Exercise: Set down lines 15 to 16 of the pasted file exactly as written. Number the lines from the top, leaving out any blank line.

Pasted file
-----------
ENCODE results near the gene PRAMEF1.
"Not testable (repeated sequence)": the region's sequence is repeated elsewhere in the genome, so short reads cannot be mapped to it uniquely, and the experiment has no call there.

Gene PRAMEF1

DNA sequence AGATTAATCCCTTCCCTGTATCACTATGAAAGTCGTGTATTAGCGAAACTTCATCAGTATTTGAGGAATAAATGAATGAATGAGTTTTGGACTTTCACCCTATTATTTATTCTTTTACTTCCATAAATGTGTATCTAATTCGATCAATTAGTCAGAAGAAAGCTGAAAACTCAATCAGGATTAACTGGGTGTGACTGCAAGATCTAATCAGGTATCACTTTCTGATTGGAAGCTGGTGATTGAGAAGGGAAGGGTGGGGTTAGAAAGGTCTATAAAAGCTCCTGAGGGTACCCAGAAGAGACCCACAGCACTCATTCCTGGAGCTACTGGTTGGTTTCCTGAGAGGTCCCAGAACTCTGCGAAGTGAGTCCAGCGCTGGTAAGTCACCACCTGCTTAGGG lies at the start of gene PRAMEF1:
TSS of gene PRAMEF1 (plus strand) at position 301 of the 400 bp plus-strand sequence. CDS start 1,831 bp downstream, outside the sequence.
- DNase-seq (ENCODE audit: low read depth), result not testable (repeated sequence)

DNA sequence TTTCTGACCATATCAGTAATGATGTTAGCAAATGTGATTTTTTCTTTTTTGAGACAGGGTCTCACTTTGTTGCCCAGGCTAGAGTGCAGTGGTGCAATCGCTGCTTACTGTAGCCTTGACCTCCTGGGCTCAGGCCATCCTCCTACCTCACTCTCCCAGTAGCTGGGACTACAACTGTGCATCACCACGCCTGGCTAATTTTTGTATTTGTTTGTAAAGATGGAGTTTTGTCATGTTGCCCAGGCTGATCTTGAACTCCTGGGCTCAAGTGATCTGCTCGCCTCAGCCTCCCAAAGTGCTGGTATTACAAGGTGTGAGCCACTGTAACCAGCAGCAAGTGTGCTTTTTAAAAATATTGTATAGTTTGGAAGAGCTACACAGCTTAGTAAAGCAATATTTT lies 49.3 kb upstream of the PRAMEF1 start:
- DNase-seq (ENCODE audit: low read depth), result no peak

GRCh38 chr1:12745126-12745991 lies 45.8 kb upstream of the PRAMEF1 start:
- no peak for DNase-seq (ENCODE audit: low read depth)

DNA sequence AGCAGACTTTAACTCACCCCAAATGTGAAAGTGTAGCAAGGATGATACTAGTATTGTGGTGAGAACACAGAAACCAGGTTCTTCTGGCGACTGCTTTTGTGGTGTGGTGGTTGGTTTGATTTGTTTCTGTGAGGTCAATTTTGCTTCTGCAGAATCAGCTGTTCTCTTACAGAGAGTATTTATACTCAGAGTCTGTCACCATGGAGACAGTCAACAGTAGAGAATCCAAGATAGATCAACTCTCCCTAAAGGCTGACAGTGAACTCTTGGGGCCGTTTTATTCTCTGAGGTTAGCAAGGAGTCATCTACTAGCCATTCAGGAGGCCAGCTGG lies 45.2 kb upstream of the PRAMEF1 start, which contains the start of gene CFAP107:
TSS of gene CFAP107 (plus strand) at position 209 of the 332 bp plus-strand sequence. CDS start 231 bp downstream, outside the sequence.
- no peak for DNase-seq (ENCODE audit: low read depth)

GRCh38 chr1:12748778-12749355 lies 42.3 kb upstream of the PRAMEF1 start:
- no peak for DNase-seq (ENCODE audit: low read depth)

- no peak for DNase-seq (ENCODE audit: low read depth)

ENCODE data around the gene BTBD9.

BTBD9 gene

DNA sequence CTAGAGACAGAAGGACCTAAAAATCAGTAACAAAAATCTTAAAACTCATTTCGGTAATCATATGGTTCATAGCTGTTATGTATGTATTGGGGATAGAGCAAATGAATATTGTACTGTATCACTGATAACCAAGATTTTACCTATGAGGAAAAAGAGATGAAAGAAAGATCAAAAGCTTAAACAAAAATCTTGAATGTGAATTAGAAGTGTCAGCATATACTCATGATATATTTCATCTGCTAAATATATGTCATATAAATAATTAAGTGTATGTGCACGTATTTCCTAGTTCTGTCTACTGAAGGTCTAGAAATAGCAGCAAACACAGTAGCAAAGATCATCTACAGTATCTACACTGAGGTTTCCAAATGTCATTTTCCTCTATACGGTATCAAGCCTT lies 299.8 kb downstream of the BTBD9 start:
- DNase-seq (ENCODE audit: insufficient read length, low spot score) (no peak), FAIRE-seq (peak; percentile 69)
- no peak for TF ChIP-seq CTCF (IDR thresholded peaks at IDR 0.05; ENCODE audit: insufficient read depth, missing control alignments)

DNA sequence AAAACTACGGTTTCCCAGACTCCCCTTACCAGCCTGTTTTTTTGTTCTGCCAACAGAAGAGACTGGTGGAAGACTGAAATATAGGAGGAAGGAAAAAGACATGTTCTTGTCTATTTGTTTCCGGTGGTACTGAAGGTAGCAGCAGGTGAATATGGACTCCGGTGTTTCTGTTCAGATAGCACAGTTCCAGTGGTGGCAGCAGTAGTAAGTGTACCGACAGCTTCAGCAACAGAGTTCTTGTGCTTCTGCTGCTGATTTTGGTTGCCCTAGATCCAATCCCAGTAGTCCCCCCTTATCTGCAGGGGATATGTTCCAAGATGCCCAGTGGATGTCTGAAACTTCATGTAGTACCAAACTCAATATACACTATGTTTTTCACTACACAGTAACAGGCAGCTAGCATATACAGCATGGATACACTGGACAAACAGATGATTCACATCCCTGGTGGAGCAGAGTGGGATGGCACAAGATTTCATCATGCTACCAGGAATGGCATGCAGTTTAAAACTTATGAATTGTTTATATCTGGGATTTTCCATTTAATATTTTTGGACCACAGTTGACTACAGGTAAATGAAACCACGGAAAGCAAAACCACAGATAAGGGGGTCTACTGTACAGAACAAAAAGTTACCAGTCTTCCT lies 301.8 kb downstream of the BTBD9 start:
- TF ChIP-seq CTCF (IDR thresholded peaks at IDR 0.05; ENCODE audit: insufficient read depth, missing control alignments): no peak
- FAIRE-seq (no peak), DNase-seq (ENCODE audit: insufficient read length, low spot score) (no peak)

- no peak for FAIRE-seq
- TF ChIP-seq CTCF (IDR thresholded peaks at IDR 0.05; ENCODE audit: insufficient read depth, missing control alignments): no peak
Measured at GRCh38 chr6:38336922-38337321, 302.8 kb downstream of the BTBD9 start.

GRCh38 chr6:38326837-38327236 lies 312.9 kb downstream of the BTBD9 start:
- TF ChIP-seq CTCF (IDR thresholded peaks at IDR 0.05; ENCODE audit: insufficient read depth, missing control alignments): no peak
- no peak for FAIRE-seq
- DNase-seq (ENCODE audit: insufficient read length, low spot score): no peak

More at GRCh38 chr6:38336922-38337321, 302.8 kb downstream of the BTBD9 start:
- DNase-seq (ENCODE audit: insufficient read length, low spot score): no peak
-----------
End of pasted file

- no peak for DNase-seq (ENCODE audit: low read depth)

- no peak for DNase-seq (ENCODE audit: low read depth)